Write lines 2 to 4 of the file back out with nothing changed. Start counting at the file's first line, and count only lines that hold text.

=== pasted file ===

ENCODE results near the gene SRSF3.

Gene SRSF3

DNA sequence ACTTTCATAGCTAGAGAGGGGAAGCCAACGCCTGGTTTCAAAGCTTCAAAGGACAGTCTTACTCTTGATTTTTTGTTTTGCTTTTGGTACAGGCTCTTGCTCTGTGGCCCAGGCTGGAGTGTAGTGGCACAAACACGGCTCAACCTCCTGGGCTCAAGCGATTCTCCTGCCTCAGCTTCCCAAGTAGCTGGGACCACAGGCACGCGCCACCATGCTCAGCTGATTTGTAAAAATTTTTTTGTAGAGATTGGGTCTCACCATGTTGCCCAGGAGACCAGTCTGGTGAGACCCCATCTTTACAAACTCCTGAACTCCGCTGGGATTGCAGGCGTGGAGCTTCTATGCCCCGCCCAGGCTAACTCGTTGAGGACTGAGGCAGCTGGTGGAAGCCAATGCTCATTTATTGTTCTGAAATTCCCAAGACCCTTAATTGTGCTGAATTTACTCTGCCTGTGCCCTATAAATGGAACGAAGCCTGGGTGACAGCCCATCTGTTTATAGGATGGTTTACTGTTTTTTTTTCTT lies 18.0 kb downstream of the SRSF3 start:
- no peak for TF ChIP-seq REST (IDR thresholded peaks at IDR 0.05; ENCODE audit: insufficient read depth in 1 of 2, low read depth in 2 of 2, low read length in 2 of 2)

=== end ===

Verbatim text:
Gene SRSF3

DNA sequence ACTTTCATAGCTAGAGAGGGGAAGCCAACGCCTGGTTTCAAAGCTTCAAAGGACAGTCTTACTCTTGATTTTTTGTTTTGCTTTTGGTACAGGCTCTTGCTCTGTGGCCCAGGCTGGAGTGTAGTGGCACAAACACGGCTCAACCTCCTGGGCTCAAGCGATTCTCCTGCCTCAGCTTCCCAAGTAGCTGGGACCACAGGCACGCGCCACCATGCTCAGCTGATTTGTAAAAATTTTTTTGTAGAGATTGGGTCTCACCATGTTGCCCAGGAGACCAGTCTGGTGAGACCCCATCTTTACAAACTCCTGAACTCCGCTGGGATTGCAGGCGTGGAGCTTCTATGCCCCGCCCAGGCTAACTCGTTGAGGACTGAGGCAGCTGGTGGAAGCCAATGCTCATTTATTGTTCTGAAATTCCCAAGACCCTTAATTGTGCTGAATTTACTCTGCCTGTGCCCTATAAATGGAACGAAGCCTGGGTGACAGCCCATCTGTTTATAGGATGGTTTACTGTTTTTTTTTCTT lies 18.0 kb downstream of the SRSF3 start:
- no peak for TF ChIP-seq REST (IDR thresholded peaks at IDR 0.05; ENCODE audit: insufficient read depth in 1 of 2, low read depth in 2 of 2, low read length in 2 of 2)